Acalabrutinib shows promise in Waldenström’s macroglobulinaemia

Phase 2 trial finds that acalabrutinib is active and well tolerated in people with Waldenström’s macroglobulinaemia

Text that says Results

A clinical trial published last month in the Lancet Haematology studied a possible new treatment called acalabrutinib for people with Waldenström’s macroglobulinaemia.

At present, most people with Waldenström’s macroglobulinaemia who need treatment have chemo-immunotherapy (chemotherapy combined with the antibody therapy rituximab). Ibrutinib, a type of targeted drug called a BTK inhibitor, is sometimes used to treat people with Waldenström’s macroglobulinaemia that has come back (relapsed) or not responded (refractory) to previous treatment, or for first-line treatment of people who can’t have chemo-immunotherapy. It is taken continuously unless the lymphoma stops responding or side effects develop that are bad enough to stop treatment.

Acalabrutinib is a newer BTK inhibitor that targets BTK more precisely than ibrutinib. It has the potential to cause fewer side effects than ibrutinib. This is an important consideration for a treatment that needs to be taken long-term.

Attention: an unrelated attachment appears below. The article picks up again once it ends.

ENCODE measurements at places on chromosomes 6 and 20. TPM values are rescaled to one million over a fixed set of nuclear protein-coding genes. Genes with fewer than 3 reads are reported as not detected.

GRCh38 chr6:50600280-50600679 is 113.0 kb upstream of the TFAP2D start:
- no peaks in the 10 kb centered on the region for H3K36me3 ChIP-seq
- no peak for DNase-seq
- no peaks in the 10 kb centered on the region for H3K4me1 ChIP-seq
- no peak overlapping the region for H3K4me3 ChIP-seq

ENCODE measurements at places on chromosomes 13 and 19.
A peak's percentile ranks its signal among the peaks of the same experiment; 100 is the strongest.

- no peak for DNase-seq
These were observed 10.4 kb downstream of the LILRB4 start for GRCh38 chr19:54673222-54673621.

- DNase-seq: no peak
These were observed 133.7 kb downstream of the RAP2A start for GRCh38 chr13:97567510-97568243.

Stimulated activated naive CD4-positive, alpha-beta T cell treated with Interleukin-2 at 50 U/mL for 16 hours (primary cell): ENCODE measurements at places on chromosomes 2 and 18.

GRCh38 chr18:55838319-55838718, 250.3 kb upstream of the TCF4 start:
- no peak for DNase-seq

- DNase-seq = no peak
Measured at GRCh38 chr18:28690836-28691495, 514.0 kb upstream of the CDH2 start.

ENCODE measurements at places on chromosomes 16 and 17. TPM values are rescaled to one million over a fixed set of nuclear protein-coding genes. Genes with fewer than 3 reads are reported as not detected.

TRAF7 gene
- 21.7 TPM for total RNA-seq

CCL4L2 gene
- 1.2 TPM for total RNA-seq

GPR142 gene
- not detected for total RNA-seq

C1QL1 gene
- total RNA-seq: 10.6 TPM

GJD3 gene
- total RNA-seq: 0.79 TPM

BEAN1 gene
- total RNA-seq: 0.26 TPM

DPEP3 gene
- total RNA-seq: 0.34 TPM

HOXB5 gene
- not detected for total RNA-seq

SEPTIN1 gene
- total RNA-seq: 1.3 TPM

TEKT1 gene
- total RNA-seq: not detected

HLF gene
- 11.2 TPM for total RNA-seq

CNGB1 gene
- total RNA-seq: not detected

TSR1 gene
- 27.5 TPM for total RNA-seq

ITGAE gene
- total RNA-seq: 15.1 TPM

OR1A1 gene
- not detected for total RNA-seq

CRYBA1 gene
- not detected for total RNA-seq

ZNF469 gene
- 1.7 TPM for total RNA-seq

The current study included adults with Waldenström’s macroglobulinaemia who had not had treatment before as well as those whose lymphoma had come back or not responded to previous treatment. People who had already had ibrutinib were not able to take part. Everybody in the study had acalabrutinib tablets twice a day.

Overall, 106 people took part in the study. In total, 99 people responded to treatment. Only seven people stopped treatment due to side effects.

These results show that acalabrutinib is active and well tolerated in people with Waldenström’s macroglobulinemia. However, it is important to remember that this was an early phase trial and further studies are needed to find out how acalabrutinib compares to other treatments.

To find out more about clinical trials for lymphoma, or to search for a trial that might be suitable for you, visit Lymphoma TrialsLink.

28 January 2020